The UK Government has been working to reduce the risks associated with illegal drone use since a high-profile incident at UK’s Gatwick Airport in December 2018, when a drone sighting triggered a three-day shutdown of the UK’s second busiest airport, disrupting the travel plans of 140,000 people and affecting 1,000 flights. To address growing security threats by drones, the UK Government has released its ‘Counter-Unmanned Aircraft Strategy’. ‘Counter-Unmanned Aircraft Strategy’ This strategy sets out our approach to countering the threat the malicious or negligent use of drones can bring" “This strategy sets out our approach to countering the threat the malicious or negligent use of drones can bring,” says Brandon Lewis, the U.K. Minister of State for Security. “It will provide the security the public and drone users require to continue to enjoy the benefits of leisure and commercial drone use and facilitate the growth of the drone industry.” “Given the challenge posed by rapid advances in drone technology and the potential threat, the strategy will provide overarching direction to our efforts,” says Lewis. The strategy focuses on ‘small drones’, those weighing less than 20 kg (44 pounds). Countering malicious use of aerial drones The UK Counter-Unmanned Aircraft Strategy centers on mitigating the highest-harm domestic risks resulting from malicious use of aerial drones. They are: Facilitating terrorist attacks, such as modifying commercially-available drones to conduct reconnaissance or attacks. Facilitating crime, especially in prisons, where drones are currently used to deliver contraband. Disrupting critical national infrastructure, such as airports, where a malicious incursion using a drone can have serious safety, security and economic consequences. Potential use by hostile state actors. Maximizing benefits of drone technology The initiative will also look to build strong relationships with industry to ensure high security standards Over the next three years, the strategy will seek to reduce the risks posed by the highest-harm use of drones while maximizing the benefits of drone technology. It will develop a comprehensive understanding of evolving risks and take a “full spectrum” approach to deter, detect and disrupt the misuse of drones. The initiative will also look to build strong relationships with industry to ensure high security standards. Further, promoting access to counter-drone capabilities and effective legislation, training and guidance will empower the police and other operational responders. Tactical response to drone-based threats Because technology is rapidly evolving, the response needs to keep pace, according to the strategy document. Lewis adds, “We will therefore work to understand how drone-based threats might evolve in the future, both at the tactical and strategic levels.” The strategy will be to build an end-to-end approach to tackling the highest-harm criminal use of drones. It will also work to make it easier to identify malicious drone use against a backdrop of increased legitimate use. Legal drone operators will be required to register with the Civil Aviation Authority (CAA) and to pass an online competency test before flying a drone. Retailers who follow a specific set of safety guidelines when selling drones will be designated ‘DroneSafe’. Unmanned traffic management system The government is working toward future implementation of an unmanned traffic management (UTM) system, which provides a means of preventing collisions between unmanned aircraft and other manned or unmanned aircraft. The current strategy includes early planning for the system. An Industry Action Group will ensure a continuing relationship with the drone industry and help to improve existing counter-drone measures and identify new opportunities, such as use of ‘Geo-Fencing’ to restrict drones from flying in certain areas. Regulating commercial and domestic drones The UK Department of Transport is responsible for safe and lawful use of drones within the UK airspace The strategy will seek to communicate the UK’s security requirements to the counter-drone industry and to encourage a thriving sector that is aware of, and responsive to, the needs of government. Regulating drones is the responsibility of two UK government departments. The UK Department of Transport is responsible for safe and lawful use of drones within the UK airspace, while the Home Office has overall responsibility for domestic counter-drone activity. Fast-evolving drone and counter-drone technology Also, the Center for the Protection of National Infrastructure (CPNI) has been involved in reducing the vulnerability of sensitive sites, including airports. New performance measures will track the strategy’s success. Due to the fast-evolving nature of drone and counter-drone technology, the intent is to review and, if necessary, refresh the strategy in three years.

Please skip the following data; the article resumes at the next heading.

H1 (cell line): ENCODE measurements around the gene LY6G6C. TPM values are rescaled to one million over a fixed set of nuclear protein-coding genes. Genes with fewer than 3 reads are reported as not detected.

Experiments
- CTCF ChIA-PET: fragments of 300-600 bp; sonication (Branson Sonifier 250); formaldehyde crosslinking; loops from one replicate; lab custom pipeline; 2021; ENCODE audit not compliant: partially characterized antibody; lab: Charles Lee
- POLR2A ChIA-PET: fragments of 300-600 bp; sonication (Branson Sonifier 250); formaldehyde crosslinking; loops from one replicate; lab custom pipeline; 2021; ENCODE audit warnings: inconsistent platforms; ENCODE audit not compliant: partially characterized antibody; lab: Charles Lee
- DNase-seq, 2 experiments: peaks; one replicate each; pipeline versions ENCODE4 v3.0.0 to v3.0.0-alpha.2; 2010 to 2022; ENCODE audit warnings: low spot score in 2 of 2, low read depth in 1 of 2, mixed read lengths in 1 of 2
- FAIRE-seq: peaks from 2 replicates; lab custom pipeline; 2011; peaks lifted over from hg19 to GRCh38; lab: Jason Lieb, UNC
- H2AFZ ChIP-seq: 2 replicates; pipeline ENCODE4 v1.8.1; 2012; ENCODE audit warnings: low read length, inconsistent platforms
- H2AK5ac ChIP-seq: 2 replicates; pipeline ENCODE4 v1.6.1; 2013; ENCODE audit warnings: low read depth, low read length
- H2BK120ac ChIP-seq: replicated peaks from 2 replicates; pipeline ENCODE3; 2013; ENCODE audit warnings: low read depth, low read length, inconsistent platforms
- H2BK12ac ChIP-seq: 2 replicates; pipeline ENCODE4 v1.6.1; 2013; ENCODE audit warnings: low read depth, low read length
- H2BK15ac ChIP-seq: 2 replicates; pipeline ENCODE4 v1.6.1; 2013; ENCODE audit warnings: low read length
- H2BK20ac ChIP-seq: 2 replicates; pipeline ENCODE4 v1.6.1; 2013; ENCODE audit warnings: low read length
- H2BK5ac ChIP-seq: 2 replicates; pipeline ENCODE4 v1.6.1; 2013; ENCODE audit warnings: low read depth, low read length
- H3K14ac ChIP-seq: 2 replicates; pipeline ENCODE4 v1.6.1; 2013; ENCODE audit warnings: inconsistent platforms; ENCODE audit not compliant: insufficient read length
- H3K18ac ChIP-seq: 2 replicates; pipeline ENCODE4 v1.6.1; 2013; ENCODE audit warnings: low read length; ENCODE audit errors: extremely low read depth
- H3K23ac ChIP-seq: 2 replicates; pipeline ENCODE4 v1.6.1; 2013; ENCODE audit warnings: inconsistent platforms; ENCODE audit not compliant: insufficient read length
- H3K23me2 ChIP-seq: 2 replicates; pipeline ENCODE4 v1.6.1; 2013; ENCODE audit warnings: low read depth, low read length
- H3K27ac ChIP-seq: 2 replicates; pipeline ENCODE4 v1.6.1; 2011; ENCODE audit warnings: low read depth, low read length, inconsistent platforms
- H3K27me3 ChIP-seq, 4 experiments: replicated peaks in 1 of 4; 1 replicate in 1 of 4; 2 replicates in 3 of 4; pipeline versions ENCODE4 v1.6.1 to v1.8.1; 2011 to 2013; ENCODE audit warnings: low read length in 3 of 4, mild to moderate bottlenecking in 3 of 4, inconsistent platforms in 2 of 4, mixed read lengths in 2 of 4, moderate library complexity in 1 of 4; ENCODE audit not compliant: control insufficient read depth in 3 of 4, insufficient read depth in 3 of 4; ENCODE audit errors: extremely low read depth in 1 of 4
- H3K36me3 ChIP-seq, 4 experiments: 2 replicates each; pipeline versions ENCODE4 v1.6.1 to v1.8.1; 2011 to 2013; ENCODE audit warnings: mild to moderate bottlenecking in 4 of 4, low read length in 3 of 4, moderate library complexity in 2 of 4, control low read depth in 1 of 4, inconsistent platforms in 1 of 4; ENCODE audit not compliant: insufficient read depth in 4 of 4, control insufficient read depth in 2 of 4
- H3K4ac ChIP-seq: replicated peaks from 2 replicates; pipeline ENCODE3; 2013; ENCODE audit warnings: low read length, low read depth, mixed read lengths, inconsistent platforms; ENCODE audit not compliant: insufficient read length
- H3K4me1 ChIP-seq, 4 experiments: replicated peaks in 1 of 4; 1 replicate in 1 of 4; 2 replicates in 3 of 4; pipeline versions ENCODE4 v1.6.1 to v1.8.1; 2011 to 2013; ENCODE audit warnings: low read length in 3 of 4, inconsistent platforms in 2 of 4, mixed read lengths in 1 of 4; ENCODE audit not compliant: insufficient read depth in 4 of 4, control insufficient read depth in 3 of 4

As the deal/no deal prospects of Brexit are tossed in a whirlwind of UK and EU politics, the uncertainty of the back-and-forth has broadly impacted general economic trends, and by extension, the physical security market. The new deadline for a Brexit agreement is October 31, already postponed six months from the scheduled April 12 departure date. Numbers show that Britain’s GDP shrank in the second quarter, possibly reflecting fewer exports because of Brexit uncertainty. And beyond the current indecision lies the long-term impact of a possible change in trading status between the United Kingdom and continental Europe. Other issues include capital flow and labor mobility. Brexit uncertainty leading to security concerns Loss of shared information with the EU will make the UK less safe “Companies … are unclear about their future,” comments Martin Warren of the Institute of Chartered Accountants in England and Wales. “Companies are making decisions now about jobs, supply chains, headquarters and asset locations, incurring significant, and possibly unnecessary, cost and upheaval.” Warren fears the destructive effects of a ‘no deal’ outcome and hopes politicians will break the deadlock and restore business confidence. Security implications of Brexit extend beyond economics. Loss of shared information with the EU will make the UK less safe. Extradition across EU borders will be more difficult, and exchange of data such as fingerprints and vehicle registrations is at risk. The Irish border after Brexit is of particular concern to security professionals. Countering threat of international terrorism Robert Hall of London First and Alison Wakefield of Security Institute say the security impact of departing the EU will be long lasting and profound. “In security terms, the UK will still have to contend with international terrorism, transnational crime and the global movement of people, all challenges that require wide scale cooperation.” They add that leaving the EU will require “a significant investment in people, resources and databases to cope with the anticipated volumes of traffic through ports, airports and tunnels.” Analyst company IHS Markit earlier commented about the impact on the security industry of Brexit’s drag on the UK economy, “Access control, intruder and fire alarm markets typically track construction rates closely and are forecast to be affected most. However, a large cut to infrastructure spending would be just as damaging to the video surveillance market.” UK security companies Prefer ‘soft exit’ from EU If a ‘soft exit’ trade deal is not negotiated, the UK would have to revert to WTO trade rules If a ‘soft exit’ trade deal is not negotiated, the UK would have to revert to World Trade Organization (WTO) trade rules, which means tariffs on trade between the UK and the EU, says IHS Markit. There are five British-based access-control and intruder-alarm vendors supplying the European market in significant quantity – each with revenue exceeding $10 million. IHS Markit estimates these companies combined account for less than 10 percent of total European, Middle-Eastern and African (EMEA) market revenues for both industries. Uncertain future of UK security marketplace Asset protection specialist VPS Security Services has warned that the ongoing Brexit saga will likely lead to a rise in vacant commercial and residential properties as developers and investors are more reluctant to move forward with their UK real estate strategies. Seemingly endless machinations and shifting proposals are making the eventual outcome of Brexit very much a guessing game. Uncertainty translates into a volatile and changing outlook, and the eventual impact on the broader economy is an open question. As a reflection of that economy, the security marketplace will inevitably feel the economic impact, too, not to mention the new security challenges likely to ensue.